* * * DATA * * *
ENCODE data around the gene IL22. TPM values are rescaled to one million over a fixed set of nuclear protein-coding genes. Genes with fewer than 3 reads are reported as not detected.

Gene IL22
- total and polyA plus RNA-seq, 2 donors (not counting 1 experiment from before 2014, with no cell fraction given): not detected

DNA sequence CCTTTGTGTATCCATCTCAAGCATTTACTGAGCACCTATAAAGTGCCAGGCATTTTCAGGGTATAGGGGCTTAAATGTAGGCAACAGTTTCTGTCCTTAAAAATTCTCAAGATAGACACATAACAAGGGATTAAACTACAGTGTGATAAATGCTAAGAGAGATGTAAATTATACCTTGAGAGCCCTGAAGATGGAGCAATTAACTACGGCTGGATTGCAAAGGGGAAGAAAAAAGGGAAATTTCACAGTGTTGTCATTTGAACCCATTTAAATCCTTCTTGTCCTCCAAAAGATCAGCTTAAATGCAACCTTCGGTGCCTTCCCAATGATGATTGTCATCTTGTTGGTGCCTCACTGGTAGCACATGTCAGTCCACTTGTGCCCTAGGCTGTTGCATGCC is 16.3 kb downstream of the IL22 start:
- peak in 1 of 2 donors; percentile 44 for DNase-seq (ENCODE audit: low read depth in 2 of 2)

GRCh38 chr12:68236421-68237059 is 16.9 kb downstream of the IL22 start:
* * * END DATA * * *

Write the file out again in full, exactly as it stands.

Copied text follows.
ENCODE data around the gene IL22. TPM values are rescaled to one million over a fixed set of nuclear protein-coding genes. Genes with fewer than 3 reads are reported as not detected.

Gene IL22
- total and polyA plus RNA-seq, 2 donors (not counting 1 experiment from before 2014, with no cell fraction given): not detected

DNA sequence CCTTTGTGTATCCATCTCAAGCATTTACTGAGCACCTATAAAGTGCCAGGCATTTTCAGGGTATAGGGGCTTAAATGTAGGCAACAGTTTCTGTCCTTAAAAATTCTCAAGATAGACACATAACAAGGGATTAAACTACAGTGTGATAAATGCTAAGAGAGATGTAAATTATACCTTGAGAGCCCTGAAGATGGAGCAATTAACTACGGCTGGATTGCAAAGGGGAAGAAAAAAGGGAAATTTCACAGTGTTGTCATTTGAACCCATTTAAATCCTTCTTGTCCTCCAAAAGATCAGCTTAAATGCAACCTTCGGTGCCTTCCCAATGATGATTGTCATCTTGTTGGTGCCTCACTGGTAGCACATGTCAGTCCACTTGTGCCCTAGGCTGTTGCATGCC is 16.3 kb downstream of the IL22 start:
- peak in 1 of 2 donors; percentile 44 for DNase-seq (ENCODE audit: low read depth in 2 of 2)

GRCh38 chr12:68236421-68237059 is 16.9 kb downstream of the IL22 start: